Markov, Alexander and Shirley Markov, Greenwich Seller: Two Boys Investments LLC, Wilton. Property: Lot 5, Banks North Road, Fairfield. Amount: $1,581,000. Filed Aug. 16. Nebbia, Daniele and Laura Ricchiardi, Cos Cob. Seller: 15 Azalea Terrace LLC, Old Greenwich. Property: 15 Azalea Terrace, Cos Cob. Amount: $2,225,000. Filed Aug. 19. Operation MLC LLC, Stamford. Seller: Mary Ann Shanahan and Carl Shanahan, Stamford. Property: 280 Ocean Drive East, Stamford. Amount: $4,300,000. Filed Aug. 10. Portwood LLC, Stamford. Seller: Ronald J. Marchetti and Anita L. Marchetti, Ridgefield. Property: 5 Christiano St., Cos Cob. Amount: $880,000. Filed Aug. 19. Vazquez, John M. and Dominica Vazquez, Naples, Florida. Seller: Lubre 31 LLC, Naples, Florida. Property: 1505 Fairfield Beach Road, Fairfield. Amount: $N/A. Filed Aug. 20.


Boldrighini, Jodie, Fairfield. Seller: A&B Royal Construction LLC, Milford. Property: 200 Harvester Road, Fairfield. Amount: $950,000. Filed Aug. 16.

A’Al, Nada Abdel, Fairfield. Seller: Sophia Leonida, Fairfield. Property: 44 Parkway, Fairfield. Amount: $N/A. Filed Aug. 16.

Carcaterra, Joseph, Stamford. Seller: Brooklyn Realty Holdings LLC, Brooklyn, New York. Property: 41 Walnut Ridge Court, Stamford. Amount: $1,149,000. Filed Aug. 12.

Amanat, Farzin F. and Suzanne M. Turner, South Orange, New Jersey. Seller: James Hahn and Tawn Hahn, Fairfield. Property: 307 Barberry Road, Fairfield. Amount: $N/A. Filed Aug. 19.

Carrie Construction Company Inc., Fairfield. Seller: Callan LLC, Norwalk. Property: 1240 Westport Turnpike, Fairfield. Amount: $10. Filed Aug. 16.

Basil, Mack and Grace Ilanjian, White Plains, New York. Seller: Parker Delmolino and Kyle Chapman, Fairfield. Property: 300 Broad St., Unit 801, Stamford. Amount: $283,000. Filed Aug. 9.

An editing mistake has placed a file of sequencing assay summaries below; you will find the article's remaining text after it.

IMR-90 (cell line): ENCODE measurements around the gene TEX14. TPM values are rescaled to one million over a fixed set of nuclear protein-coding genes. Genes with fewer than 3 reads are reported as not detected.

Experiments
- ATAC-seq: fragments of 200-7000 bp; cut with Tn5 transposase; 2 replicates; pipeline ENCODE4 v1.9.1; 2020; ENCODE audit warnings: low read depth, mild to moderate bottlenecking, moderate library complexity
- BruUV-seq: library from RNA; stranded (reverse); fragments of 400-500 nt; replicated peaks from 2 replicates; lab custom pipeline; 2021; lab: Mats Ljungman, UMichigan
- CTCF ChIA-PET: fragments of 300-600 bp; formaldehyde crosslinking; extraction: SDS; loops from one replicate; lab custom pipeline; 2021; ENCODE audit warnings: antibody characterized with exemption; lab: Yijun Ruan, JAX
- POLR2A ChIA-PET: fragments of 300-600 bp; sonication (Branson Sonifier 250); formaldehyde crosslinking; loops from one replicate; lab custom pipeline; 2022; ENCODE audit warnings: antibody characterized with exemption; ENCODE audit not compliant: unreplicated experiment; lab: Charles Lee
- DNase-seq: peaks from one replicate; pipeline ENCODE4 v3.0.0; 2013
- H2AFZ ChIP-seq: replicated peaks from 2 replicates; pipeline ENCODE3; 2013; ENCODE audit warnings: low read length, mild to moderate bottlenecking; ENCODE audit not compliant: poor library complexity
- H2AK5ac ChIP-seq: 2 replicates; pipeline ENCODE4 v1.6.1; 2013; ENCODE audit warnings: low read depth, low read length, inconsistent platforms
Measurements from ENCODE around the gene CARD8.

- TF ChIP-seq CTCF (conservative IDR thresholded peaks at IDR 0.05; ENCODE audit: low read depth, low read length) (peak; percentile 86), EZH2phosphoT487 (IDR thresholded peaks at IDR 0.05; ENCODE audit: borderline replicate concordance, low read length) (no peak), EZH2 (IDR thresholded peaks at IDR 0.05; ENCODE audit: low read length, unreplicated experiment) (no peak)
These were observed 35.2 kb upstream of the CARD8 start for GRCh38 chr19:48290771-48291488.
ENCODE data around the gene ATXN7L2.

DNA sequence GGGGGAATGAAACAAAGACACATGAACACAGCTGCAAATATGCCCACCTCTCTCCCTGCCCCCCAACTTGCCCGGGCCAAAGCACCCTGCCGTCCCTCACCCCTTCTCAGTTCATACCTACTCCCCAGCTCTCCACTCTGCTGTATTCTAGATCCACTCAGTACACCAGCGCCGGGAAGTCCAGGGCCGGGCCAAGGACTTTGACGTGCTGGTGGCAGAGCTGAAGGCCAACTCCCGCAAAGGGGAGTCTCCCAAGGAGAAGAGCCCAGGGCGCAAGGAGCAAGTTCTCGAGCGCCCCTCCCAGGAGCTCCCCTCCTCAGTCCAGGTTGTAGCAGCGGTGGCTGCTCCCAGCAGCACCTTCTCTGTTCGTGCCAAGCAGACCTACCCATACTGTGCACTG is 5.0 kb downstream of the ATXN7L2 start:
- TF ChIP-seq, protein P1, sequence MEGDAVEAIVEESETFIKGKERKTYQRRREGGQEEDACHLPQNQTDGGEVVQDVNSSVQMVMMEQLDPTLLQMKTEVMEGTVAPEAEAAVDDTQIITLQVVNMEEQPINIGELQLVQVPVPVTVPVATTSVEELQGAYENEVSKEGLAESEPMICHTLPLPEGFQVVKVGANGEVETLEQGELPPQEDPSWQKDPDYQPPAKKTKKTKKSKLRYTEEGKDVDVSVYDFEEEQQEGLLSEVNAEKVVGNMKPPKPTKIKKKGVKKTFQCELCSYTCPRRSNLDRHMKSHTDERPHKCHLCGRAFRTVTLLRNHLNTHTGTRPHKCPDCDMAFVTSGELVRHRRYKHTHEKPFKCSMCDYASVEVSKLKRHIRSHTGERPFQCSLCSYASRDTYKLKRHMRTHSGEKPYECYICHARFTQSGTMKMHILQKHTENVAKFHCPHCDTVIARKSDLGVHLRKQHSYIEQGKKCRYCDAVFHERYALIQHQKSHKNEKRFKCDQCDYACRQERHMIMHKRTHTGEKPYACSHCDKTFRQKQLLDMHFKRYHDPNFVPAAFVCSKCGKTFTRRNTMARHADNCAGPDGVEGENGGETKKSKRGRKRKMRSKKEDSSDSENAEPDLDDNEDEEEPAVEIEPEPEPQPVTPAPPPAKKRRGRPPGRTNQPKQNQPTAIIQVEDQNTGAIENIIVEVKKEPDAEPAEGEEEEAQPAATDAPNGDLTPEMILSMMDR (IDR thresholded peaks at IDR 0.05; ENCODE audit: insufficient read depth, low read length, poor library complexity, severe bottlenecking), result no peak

Burwick, Joshua, Worcester, Massachusetts. Seller: Douglas DeGennaro and Christina DeGennaro, Fairfield. Property: 171 Paddock Hill Lane, Unit 30, Fairfield. Amount: $1,400,000. Filed Aug. 18. Case, Amanda D., Fairfield. Seller: Daniel G. Arnold and Amy J. Arnold, Redding. Property: 133 Brookview Ave., Fairfield. Amount: $650,000. Filed Aug. 19. Choudhary, Manish and Ruchita Chajed, Greenwich. Seller: Josh L. Becker and Elizabeth A. Becker, Greenwich. Property: 74 Summit Road, Greenwich. Amount: $3,205,000. Filed Aug. 17. Cohen, Seth and Torie Cohen, Stamford. Seller: Jonathan E. Zurita, Stamford. Property: Building 38, Unit S, Chesterfield Expandable Condominium, Stamford. Amount: $575,000. Filed Aug. 13. Cullen, Brian J., Old Greenwich. Seller: Ibrahim Kara, Jersey City, New Jersey. Property: 35 Edgewater Drive, Old Greenwich. Amount: $1,262,000. Filed Aug. 18. Cyr, Christopher and Susannah Engstrom, Chicago, Illinois. Seller: Jorge Gomez and Sarah Gomez, Fairfield. Property: 1195 Valley Road, Fairfield. Amount: $800,000. Filed Aug. 18. Donald-Grove, Catherine and Nicholas Grove, Greenwich Seller: Cara Howe Santoro and Jeffrey Edward Santoro, Greenwich. Property: 24 Indian Field Road, Greenwich. Amount: $N/A. Filed Aug. 19. Edmondson, Scott Ferrol and Elizabeth Edmondson, Fairfield. Seller: Brett J. Steininger and Elizabeth V. Steininger, Fairfield. Property: 70 Patrick Drive, Fairfield. Amount: $900,000. Filed Aug. 20. Friedson, Ronald S., Westport. Seller: Victor M. Citalan and Alba M. Citalan, Milford. Property: 1510 Kings Highway, Fairfield. Amount: $320,000. Filed Aug. 19. Frigo, Charles A. and Jaclyn Emily Cortina, Bridgeport. Seller: Benjamin J. Abbott and Mika Abbott, Dulles, Virginia. Property: 197 Bridge St., Unit 5, Stamford. Amount: $355,000. Filed Aug. 11. Galagoza, Andrii, Stamford. Seller: Milagros Aromi, Stamford. Property: 26 Highview Ave., Unit D, Stamford. Amount: $355,000. Filed Aug. 9.